Like many businesses, law firms are currently facing a raft of new financial and productivity pressures as a result of the various lockdown measures implemented across the globe. While governments plot a way out of the health emergency, firms are looking for solutions to stabilize the ‘new normal’, says Fraser Mayfield, head of EMEA at Iridium, now part of BigHand.
The first challenge facing many is the threat to cash realization. “Businesses around the world are looking to share the pain with their supply chains. Many clients have paused payment to their external suppliers – and legal is no exception – as many will be going through financial difficulties themselves,” he says. Although firms can’t overcome that issue entirely, they can try to get a more accurate picture of where cashflow is most squeezed, and by how much, he explains – and having access to that business information is also crucial for a range of other reasons.
Understand delivery costs
A second immediate impact of the pandemic firms are seeing is reduced caseloads, which is being experienced across many legal practice areas, and a highly competitive landscape for certain legal work types will be the result. If firms are to avoid a “race to the bottom” on pricing, Mayfield says, they’ll need to have a clear and accurate understanding of the cost of delivering their services. “Knowing the costs means firms can price with confidence. If firms have capacity, it might make sense to work with clients on new resourcing and pricing models. But, in order to bid for work outside their typical pricing structure, they’ll need to understand their current resourcing and utilization levels,” he explains. Another challenge facing firms during this period, he says, is the impact that working from home may have on efficiency: “How law firms provide their services is changing at the moment, and many activities may take longer than usual.” Levels of realization need to be closely monitored as a result, he says, as clients are also likely to demand a higher-than-normal adherence to quoted fees, owing to internal pressures to keep costs down.
What’s more, knowing that some processes are taking longer may lead to hesitancy among fee earners to bill the full amount of their time, he says. In order to keep a steady grip on these three factors, he argues firms need to be more disciplined about how they track the progress of a matter throughout its lifecycle. “In order to do that, they need appropriate reporting both for, internal purposes and to keep their clients informed,” he says.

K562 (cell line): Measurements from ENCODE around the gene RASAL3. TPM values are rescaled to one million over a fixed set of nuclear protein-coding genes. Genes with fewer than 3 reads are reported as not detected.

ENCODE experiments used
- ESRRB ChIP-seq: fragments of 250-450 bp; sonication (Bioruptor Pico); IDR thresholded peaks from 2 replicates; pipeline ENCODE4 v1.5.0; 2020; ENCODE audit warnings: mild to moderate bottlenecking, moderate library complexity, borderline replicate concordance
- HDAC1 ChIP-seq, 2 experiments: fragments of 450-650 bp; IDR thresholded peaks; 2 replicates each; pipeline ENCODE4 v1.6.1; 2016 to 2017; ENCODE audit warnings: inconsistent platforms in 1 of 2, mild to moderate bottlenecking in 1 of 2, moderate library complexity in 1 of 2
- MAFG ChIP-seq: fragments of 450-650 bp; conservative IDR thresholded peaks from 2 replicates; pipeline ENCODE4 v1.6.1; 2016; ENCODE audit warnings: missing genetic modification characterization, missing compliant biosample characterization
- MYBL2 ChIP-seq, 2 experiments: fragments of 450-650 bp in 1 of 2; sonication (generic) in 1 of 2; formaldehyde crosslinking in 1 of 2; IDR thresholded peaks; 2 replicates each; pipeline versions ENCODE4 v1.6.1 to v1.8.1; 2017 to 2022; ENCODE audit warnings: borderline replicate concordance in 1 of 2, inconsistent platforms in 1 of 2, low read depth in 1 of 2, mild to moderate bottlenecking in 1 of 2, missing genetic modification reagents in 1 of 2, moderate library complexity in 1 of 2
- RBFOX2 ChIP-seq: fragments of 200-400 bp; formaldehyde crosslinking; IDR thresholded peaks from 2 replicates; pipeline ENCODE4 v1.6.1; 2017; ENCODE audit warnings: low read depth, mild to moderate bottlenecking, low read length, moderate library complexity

Having key metrics easily to hand is clearly important for keeping on top of all of this. In response to demand for increased visibility into daily trends affecting the financial performance of its law firm clients, Iridium, now part of BigHand has recently launched a focused version of its Revenue product: the Daily Insights Tracker. “Historically, overarching trends have been measured over long periods – often quarterly, or year to date. There’s now a need to shorten that cycle – the typical horizon firms are looking at is 45 days, but we’ve seen demand for trends over as few as the last seven days,” he explains.
Having seen plenty of uptake among its existing clients, Mayfield says the Daily Insights Tracker can now also be delivered as a discrete tool, offering easy insight into current status. He explains: “Like a share price tracker, it shows movements up or down across 50 metrics,
including billable hours, realization and work in progress.” And as the tracker is focused on a reduced number of crucial metrics – refined down from the 350 in the full platform – and is accessed through a web browser, he adds that it can be delivered quickly and at a low cost-point.
But in fact, while many businesses are preparing for long-term economic disruption, he observes there are a few shoots of recovery already in some practice areas.“Because of court closures, there’s a backlog in litigation cases, as well as in areas like family law. Firms need to ensure they’re correctly staffed to take advantage of those areas when there’s an uptick in market conditions,” he says. That means firms also need to keep a close eye on utilization, both in terms of practice areas and the proportion of time spent on non-billable activities. Ultimately, Mayfield says, better insight can support improved organizational alignment and prompt firms to operate on a more ‘live’ basis, with real-time information. “The cost of implementing a new solution is likely to be small compared to the benefits you can get back. Firms are going to be better able to respond to the ongoing change in the environment,” he says. A permanent shift towards more real-time business information will put legal leaders in a more knowledgeable position – important for identifying opportunities, understanding the risks around cashflow, and ensuring the firm is tracking to budget. And, he concludes, it has one further lasting advantage that ought to appeal: “In the long run, better insight should make firms more responsive to